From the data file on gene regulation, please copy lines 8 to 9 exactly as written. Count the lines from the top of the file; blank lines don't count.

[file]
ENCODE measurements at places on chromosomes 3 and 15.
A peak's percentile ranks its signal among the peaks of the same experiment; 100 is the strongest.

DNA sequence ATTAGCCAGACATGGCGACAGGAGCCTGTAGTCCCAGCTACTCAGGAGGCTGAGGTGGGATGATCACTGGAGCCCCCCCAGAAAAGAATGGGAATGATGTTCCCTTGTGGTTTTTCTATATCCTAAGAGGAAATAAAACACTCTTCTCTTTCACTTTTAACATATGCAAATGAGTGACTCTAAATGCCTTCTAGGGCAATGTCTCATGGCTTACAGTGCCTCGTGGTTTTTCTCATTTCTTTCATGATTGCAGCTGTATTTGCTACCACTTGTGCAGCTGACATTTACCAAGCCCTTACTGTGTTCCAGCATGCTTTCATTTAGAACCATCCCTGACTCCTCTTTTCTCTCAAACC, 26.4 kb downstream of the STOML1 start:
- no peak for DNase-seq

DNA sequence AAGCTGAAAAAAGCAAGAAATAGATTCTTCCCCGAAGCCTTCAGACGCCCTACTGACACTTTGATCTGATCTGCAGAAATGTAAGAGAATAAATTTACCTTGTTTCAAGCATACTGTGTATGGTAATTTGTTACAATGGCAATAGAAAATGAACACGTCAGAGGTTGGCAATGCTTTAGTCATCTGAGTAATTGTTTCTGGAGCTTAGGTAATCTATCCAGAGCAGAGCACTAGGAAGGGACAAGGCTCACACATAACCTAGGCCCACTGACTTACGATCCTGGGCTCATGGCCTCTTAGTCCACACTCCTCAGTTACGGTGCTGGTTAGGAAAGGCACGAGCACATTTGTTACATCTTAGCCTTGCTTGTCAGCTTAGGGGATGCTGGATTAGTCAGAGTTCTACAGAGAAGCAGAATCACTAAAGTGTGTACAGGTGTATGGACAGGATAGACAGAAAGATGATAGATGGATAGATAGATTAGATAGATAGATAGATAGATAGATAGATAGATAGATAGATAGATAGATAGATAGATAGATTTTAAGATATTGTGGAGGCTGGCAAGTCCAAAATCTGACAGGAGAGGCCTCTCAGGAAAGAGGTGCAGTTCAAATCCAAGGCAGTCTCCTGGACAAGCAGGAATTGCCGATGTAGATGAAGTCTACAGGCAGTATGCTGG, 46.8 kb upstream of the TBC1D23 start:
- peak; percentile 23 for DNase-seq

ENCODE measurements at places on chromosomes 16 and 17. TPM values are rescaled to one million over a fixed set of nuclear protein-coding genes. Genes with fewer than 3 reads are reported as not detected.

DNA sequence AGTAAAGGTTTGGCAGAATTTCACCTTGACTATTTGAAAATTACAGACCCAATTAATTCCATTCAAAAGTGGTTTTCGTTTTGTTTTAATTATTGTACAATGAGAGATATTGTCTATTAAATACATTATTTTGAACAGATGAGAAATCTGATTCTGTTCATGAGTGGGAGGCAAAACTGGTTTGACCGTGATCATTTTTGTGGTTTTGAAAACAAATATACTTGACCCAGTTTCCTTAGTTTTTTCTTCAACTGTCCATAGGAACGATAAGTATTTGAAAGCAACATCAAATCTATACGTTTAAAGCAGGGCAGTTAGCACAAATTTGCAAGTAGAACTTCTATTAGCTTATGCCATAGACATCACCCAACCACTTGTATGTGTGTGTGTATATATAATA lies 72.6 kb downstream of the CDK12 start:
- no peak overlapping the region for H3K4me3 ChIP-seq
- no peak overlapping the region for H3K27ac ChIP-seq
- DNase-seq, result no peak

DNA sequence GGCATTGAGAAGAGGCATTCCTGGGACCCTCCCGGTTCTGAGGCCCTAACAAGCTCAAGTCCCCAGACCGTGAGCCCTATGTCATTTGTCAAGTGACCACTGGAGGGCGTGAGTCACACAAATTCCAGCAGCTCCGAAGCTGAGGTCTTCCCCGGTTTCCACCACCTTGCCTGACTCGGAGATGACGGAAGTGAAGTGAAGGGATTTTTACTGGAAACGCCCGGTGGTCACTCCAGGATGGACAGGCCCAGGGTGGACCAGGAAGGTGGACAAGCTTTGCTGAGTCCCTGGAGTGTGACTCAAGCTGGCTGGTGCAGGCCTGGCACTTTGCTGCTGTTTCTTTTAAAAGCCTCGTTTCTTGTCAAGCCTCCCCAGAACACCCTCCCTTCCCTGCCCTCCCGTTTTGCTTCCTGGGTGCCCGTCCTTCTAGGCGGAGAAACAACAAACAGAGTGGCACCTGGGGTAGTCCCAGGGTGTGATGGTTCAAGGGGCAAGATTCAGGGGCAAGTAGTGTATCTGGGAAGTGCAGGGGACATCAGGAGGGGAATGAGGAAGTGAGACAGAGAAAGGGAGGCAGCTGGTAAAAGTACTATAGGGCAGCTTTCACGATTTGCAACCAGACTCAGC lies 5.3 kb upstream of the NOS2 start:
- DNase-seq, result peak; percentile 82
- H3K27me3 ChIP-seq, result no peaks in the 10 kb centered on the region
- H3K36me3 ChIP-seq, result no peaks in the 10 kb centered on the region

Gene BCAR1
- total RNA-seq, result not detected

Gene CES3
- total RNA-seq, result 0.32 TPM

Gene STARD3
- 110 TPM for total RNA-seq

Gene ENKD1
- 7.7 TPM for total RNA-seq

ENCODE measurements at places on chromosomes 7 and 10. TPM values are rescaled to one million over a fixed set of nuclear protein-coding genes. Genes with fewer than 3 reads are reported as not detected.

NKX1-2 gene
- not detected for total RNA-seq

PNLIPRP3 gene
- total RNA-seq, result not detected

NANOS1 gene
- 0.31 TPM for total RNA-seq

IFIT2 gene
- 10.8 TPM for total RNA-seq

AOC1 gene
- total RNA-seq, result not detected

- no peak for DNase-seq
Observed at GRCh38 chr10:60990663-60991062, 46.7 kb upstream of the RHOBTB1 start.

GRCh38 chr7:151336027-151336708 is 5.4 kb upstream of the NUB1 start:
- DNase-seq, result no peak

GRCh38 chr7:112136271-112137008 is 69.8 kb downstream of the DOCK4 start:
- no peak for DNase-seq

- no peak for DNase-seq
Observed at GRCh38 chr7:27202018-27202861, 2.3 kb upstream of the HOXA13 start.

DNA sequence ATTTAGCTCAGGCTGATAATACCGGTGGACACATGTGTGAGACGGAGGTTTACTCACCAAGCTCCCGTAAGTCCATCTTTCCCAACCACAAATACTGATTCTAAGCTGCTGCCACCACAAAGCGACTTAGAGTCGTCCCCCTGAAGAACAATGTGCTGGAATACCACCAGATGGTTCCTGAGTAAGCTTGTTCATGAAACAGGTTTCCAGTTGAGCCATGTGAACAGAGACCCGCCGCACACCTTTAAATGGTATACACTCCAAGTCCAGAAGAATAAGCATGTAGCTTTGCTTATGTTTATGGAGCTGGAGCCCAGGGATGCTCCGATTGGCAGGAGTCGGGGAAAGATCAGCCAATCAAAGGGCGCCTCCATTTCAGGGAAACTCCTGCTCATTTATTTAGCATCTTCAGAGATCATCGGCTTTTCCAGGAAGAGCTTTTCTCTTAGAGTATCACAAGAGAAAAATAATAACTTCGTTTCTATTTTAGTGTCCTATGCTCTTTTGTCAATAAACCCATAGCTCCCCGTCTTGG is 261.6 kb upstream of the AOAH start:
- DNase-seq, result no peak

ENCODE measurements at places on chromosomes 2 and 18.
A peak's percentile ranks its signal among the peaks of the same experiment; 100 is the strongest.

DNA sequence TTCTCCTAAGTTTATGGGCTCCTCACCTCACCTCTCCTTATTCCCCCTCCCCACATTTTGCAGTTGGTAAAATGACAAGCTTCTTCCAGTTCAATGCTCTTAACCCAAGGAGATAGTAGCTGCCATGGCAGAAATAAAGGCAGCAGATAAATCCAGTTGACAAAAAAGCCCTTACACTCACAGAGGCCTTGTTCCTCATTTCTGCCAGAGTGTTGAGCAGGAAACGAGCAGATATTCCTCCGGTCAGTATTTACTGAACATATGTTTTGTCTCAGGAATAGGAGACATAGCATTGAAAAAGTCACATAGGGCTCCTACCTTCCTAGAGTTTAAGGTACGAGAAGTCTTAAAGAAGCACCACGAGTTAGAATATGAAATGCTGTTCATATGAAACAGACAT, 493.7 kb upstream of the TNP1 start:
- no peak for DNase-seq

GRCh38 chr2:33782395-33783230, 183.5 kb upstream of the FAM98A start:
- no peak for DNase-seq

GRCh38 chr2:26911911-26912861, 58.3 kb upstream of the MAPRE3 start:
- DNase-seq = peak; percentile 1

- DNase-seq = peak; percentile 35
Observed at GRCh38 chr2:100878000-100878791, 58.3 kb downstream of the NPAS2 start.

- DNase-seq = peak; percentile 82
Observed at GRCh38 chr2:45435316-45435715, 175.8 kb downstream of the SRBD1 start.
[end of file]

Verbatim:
DNA sequence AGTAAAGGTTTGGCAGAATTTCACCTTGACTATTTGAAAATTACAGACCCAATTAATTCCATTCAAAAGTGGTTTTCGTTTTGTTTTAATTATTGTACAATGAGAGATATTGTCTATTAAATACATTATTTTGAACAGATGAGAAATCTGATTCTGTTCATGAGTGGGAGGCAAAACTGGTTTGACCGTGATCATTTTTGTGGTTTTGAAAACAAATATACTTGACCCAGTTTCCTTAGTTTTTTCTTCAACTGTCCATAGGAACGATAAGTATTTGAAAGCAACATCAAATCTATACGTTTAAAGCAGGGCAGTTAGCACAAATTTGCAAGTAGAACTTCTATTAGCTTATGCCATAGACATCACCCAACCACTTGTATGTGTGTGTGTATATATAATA lies 72.6 kb downstream of the CDK12 start:
- no peak overlapping the region for H3K4me3 ChIP-seq